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Nanomaterials for Architecture & Building

Credits: ©2011 Center for Functional Nanomaterials (at Brookhaven

New materials are being created on a microscopic scale that will potentially improve buildings and our lives. They can be metals, ceramics, polymers or composites. Known as nanomaterials, nanocomposites, and manufactured nanomaterials (MNMs), the method of making these materials begins at the molecular or atomic level, sometimes creating new products with extraordinary physical and chemical properties. For example, a carbon nanotube has strength 150 times that of steel but is approximately six times lighter. Besides strength enhancement, properties can include self-cleaning, super hardness, electrical conductivity, antimicrobial superior thermal resistance and stability, non-flammability, lightweight, anti-corrosion, superior barrier, light emitting and low permeability, among others. Applications in the building industry include use as fire retardants, high performance insulation, protective coatings, equipment lubricants, structural integrity enhancement and monitoring, photovoltaics, stronger tensile cables, and self-cleaning or heat absorbing windows.


Nanomaterials Image

Nanomaterials are being investigated to discover how nanomaterials could be used without representing a danger to the environment and human health. A lack of specialists in nano(eco)toxicology hampers efforts to understand them, and there are gaps in the knowledge of this subject (as of 2012). ©2012 Philipps-Universit├Ąt Marburg / Macromolecular Che

Using nanomaterials in architecture shows promise in improving building structure and efficiency, and could even change buildings’ design and performance. Despite the potential benefits, nanotechnology raises questions - including concerns about the environmental impact and toxicity of nanomaterials. Considerations of the lifecycle of nanomaterials are important in determining the impacts on the health of building inhabitants and construction workers, as well as the environmental effects at all stages of manufacturing, construction, operation, demolition, and disposal.

Some companies are working towards the production of environmentally responsible nanotechnology, including Solaripedia’s sponsoring company, NanoSonic, Inc. For example, one of its products in particular exemplifies an environmentally friendly nanotechnology product that has been found to be benign at every stage of development. NanoSonic’s HybridShield™ coating has undergone third-party validation that indicates its functionality as a flame retardant while also generating reduced, less toxic smoke.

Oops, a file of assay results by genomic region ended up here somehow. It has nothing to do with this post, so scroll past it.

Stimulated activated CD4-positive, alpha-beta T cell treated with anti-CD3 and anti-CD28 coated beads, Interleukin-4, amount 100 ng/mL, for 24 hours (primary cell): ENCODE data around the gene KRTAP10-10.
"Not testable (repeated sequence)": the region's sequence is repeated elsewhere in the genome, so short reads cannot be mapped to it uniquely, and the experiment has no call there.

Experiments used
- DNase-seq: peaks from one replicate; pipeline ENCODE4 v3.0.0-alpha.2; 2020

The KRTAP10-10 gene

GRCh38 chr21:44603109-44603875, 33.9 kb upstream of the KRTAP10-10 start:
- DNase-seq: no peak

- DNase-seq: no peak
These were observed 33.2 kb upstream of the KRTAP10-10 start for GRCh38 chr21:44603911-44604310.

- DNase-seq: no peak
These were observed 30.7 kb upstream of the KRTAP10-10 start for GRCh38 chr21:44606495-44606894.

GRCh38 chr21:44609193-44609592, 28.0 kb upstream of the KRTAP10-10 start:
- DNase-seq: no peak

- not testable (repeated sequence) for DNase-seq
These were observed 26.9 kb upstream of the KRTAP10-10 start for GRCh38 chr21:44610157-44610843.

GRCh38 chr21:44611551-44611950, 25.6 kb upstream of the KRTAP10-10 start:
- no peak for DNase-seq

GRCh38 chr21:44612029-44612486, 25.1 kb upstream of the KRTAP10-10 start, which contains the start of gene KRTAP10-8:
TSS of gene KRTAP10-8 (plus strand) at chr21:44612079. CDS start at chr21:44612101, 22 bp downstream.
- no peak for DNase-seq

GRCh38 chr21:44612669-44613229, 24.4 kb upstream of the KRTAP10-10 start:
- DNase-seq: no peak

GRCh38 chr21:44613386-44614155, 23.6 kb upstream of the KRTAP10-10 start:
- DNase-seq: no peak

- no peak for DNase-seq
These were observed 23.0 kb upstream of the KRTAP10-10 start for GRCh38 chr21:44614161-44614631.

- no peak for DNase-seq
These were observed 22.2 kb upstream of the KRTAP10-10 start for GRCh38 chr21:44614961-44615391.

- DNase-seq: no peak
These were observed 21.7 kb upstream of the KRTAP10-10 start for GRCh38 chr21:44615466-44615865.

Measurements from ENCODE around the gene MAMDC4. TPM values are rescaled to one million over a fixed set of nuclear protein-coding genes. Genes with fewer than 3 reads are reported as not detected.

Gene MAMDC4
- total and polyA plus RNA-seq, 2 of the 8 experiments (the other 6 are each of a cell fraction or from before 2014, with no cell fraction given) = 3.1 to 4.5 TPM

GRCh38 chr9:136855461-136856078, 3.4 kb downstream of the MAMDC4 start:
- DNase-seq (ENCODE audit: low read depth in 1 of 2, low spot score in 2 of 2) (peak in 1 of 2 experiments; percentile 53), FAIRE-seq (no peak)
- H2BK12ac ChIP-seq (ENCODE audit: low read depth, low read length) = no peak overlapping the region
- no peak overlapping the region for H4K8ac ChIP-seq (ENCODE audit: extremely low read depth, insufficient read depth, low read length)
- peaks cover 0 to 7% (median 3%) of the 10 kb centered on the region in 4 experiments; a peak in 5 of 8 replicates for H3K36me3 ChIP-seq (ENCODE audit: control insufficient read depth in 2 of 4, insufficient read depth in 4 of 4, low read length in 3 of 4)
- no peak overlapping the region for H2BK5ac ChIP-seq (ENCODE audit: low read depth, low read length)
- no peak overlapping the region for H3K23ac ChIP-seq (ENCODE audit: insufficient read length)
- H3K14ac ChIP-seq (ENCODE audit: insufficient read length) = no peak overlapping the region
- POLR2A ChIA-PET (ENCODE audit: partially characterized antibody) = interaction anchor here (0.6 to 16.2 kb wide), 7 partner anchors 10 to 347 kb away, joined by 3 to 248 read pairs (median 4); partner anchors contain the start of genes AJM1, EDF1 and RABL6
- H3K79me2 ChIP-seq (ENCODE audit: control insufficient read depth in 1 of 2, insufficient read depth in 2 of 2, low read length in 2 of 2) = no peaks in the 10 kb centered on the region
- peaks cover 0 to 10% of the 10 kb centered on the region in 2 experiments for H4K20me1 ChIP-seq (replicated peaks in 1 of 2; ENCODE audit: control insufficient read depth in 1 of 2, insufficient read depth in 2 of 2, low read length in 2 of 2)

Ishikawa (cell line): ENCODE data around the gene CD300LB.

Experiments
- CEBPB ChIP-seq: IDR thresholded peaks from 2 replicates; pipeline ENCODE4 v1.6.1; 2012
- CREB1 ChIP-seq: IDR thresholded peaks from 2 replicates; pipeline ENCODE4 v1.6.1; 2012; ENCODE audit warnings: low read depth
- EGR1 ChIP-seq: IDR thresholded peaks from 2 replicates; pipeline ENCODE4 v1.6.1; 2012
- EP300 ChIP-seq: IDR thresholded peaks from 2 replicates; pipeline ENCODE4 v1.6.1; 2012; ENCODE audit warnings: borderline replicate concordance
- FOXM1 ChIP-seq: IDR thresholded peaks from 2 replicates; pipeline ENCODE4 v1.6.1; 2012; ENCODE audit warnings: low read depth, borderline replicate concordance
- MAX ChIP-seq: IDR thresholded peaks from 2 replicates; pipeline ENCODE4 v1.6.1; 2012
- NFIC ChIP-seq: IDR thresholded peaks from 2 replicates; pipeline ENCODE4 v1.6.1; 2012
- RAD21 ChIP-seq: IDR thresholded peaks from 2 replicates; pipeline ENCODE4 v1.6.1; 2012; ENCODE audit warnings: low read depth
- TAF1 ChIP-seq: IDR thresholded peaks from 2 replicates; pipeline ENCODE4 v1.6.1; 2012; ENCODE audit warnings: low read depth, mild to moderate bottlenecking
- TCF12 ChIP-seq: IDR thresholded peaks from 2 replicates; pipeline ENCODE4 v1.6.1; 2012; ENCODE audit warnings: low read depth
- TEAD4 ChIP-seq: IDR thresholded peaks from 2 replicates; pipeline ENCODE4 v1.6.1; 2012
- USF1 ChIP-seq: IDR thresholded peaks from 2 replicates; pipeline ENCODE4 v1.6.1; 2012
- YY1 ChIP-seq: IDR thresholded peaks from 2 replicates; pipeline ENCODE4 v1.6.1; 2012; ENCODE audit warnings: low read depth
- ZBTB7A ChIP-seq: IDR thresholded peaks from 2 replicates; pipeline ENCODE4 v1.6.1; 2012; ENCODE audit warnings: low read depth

To offer an introduction to the possibilities for using nanomaterials in sustainable design and construction, we’ve gathered a few publications and resources below. Happy reading!

(NOTE: Nanomaterials are tiny, microscopic materials with at least one dimension that is less than 100 nanometers (nm). A nanometer is one-billionth of a meter – and one human hair is about 100,000 nanometers wide.)

A few relevant organizations:
Center for Functional Nanomaterials (at Brookhaven National Laboratory, USA)
Center for Responsible Nanotechnology (Non-profit)
Foresight Institute (Non-profit)
Institute of Nanotechnology (UK)
National Nanotechnology Initiative(USA)
Centre for Material and Fibre Innovation (Australia)
Nanomaterial Biological Interactions Knowledgebase (USA)



  Nanomaterials in the Construction Industry JULY 2010 (2,059 kb)

  Smart Nanomaterials in Construction Industry Article (269 kb)

  Nanomaterials Poised for Big Impact in Construction Article 2010 (213 kb)

  How is green nanotechnology being used? Article 2011 (272 kb)

  Sustainable Nanotechnology Article 2010 (361 kb)

  Nanotechnology and Life Cycle Assessment 2007 (1,264 kb)

  Nanotechnology Could Spare Damaged Buildings APRIL 2010 (69 kb)

  Nanotechnology in Construction Article NBS 2007 (123 kb)

  Nanotechnology and Solar Power Presentation 2005 (1,123 kb)

  Can Nanotechnology Be Green Lecture 2006 (983 kb)

  Green Nanotechnology in Nordic Construction 2010 (2,054 kb)

  Green Nanotechnology 2007 (1,742 kb)


Green Nanotechnology Video Link